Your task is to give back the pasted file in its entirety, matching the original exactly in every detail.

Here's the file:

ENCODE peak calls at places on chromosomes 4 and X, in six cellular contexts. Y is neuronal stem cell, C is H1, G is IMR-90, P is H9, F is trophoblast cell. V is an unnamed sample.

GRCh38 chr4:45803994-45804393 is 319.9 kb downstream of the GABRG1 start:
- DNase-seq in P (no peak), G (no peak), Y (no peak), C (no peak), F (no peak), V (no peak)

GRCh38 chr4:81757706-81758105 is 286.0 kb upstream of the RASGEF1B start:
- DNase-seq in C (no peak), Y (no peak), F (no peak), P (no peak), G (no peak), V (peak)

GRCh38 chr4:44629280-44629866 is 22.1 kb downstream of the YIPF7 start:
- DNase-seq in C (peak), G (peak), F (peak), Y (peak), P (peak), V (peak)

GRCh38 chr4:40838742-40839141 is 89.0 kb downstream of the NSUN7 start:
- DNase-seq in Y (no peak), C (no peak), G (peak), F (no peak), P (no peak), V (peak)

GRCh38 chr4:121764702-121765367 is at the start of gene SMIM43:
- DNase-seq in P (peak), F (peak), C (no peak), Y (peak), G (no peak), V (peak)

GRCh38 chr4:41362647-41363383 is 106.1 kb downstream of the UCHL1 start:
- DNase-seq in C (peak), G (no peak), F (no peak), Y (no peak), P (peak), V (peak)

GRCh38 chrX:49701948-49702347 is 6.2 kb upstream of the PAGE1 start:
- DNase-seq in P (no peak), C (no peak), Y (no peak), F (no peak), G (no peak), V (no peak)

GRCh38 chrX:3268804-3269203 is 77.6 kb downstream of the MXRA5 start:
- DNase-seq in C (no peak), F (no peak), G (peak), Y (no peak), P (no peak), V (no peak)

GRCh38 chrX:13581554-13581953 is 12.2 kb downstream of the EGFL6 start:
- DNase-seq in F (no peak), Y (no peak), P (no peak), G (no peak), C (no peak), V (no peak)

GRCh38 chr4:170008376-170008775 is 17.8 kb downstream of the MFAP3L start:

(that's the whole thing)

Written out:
ENCODE peak calls at places on chromosomes 4 and X, in six cellular contexts. Y is neuronal stem cell, C is H1, G is IMR-90, P is H9, F is trophoblast cell. V is an unnamed sample.

GRCh38 chr4:45803994-45804393 is 319.9 kb downstream of the GABRG1 start:
- DNase-seq in P (no peak), G (no peak), Y (no peak), C (no peak), F (no peak), V (no peak)

GRCh38 chr4:81757706-81758105 is 286.0 kb upstream of the RASGEF1B start:
- DNase-seq in C (no peak), Y (no peak), F (no peak), P (no peak), G (no peak), V (peak)

GRCh38 chr4:44629280-44629866 is 22.1 kb downstream of the YIPF7 start:
- DNase-seq in C (peak), G (peak), F (peak), Y (peak), P (peak), V (peak)

GRCh38 chr4:40838742-40839141 is 89.0 kb downstream of the NSUN7 start:
- DNase-seq in Y (no peak), C (no peak), G (peak), F (no peak), P (no peak), V (peak)

GRCh38 chr4:121764702-121765367 is at the start of gene SMIM43:
- DNase-seq in P (peak), F (peak), C (no peak), Y (peak), G (no peak), V (peak)

GRCh38 chr4:41362647-41363383 is 106.1 kb downstream of the UCHL1 start:
- DNase-seq in C (peak), G (no peak), F (no peak), Y (no peak), P (peak), V (peak)

GRCh38 chrX:49701948-49702347 is 6.2 kb upstream of the PAGE1 start:
- DNase-seq in P (no peak), C (no peak), Y (no peak), F (no peak), G (no peak), V (no peak)

GRCh38 chrX:3268804-3269203 is 77.6 kb downstream of the MXRA5 start:
- DNase-seq in C (no peak), F (no peak), G (peak), Y (no peak), P (no peak), V (no peak)

GRCh38 chrX:13581554-13581953 is 12.2 kb downstream of the EGFL6 start:
- DNase-seq in F (no peak), Y (no peak), P (no peak), G (no peak), C (no peak), V (no peak)

GRCh38 chr4:170008376-170008775 is 17.8 kb downstream of the MFAP3L start: